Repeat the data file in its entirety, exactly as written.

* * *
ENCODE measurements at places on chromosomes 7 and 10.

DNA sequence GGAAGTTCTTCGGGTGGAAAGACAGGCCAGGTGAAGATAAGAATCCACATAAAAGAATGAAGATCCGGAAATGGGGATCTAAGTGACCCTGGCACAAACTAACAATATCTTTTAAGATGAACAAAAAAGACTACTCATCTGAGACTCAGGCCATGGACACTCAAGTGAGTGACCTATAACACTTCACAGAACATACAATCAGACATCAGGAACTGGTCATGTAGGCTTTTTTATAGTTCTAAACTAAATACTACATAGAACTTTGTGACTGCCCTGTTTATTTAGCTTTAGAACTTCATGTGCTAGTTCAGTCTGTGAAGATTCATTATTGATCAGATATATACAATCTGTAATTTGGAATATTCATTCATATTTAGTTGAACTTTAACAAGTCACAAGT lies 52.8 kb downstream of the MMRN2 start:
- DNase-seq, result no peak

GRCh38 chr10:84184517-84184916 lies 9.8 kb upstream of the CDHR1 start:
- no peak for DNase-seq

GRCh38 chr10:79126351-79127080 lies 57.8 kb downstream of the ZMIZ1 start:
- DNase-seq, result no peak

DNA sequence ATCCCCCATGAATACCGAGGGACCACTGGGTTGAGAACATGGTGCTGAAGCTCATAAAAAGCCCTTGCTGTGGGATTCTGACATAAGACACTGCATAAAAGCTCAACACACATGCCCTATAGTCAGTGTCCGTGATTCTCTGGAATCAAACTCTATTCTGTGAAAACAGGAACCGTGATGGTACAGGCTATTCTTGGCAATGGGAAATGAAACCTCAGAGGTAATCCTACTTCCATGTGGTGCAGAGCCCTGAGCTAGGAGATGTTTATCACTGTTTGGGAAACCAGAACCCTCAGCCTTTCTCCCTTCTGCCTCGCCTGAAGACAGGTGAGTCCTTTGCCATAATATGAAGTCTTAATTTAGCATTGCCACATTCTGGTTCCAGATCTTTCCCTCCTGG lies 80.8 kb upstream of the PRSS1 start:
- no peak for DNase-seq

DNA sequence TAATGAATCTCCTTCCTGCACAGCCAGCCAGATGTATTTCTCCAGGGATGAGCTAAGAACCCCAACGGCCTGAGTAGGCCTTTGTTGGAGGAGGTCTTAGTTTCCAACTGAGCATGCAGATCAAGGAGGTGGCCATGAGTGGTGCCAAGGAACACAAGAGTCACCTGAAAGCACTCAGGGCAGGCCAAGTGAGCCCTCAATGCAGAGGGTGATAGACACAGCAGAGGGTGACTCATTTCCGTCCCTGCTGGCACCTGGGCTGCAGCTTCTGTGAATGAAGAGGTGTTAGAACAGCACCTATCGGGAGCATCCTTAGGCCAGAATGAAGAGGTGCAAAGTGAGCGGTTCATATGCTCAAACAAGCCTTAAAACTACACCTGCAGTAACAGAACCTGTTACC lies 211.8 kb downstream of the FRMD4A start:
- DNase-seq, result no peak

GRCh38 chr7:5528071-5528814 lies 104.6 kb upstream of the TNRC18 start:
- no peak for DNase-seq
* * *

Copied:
ENCODE measurements at places on chromosomes 7 and 10.

DNA sequence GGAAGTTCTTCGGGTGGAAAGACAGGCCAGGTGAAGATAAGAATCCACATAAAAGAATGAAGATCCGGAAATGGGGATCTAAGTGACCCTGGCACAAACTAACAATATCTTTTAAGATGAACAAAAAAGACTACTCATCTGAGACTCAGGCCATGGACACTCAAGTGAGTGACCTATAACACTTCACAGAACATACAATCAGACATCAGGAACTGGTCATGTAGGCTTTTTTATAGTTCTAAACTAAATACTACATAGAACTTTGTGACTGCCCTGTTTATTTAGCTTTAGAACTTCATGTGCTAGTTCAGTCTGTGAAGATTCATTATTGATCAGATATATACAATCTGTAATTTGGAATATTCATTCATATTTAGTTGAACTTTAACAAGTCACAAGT lies 52.8 kb downstream of the MMRN2 start:
- DNase-seq, result no peak

GRCh38 chr10:84184517-84184916 lies 9.8 kb upstream of the CDHR1 start:
- no peak for DNase-seq

GRCh38 chr10:79126351-79127080 lies 57.8 kb downstream of the ZMIZ1 start:
- DNase-seq, result no peak

DNA sequence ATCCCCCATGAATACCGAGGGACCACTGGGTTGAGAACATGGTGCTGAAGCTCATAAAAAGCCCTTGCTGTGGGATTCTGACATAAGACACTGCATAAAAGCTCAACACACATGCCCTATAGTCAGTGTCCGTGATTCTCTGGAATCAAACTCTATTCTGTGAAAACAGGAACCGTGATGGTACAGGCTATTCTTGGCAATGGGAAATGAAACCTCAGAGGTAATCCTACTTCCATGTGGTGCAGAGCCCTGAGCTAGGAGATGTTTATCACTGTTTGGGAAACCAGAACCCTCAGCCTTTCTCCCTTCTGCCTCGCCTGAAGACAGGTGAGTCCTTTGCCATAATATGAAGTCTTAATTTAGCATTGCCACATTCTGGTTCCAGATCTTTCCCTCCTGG lies 80.8 kb upstream of the PRSS1 start:
- no peak for DNase-seq

DNA sequence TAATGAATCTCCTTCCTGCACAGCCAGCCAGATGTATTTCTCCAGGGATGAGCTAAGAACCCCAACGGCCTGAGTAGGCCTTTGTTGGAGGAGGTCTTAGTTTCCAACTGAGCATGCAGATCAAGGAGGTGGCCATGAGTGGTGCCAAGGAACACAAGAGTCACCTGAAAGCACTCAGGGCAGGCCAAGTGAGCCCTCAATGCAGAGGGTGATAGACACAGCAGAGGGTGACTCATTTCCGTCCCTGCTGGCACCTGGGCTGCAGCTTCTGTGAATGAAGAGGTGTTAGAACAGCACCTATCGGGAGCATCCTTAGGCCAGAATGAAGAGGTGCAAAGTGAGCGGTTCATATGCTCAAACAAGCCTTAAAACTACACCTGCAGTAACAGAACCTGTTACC lies 211.8 kb downstream of the FRMD4A start:
- DNase-seq, result no peak

GRCh38 chr7:5528071-5528814 lies 104.6 kb upstream of the TNRC18 start:
- no peak for DNase-seq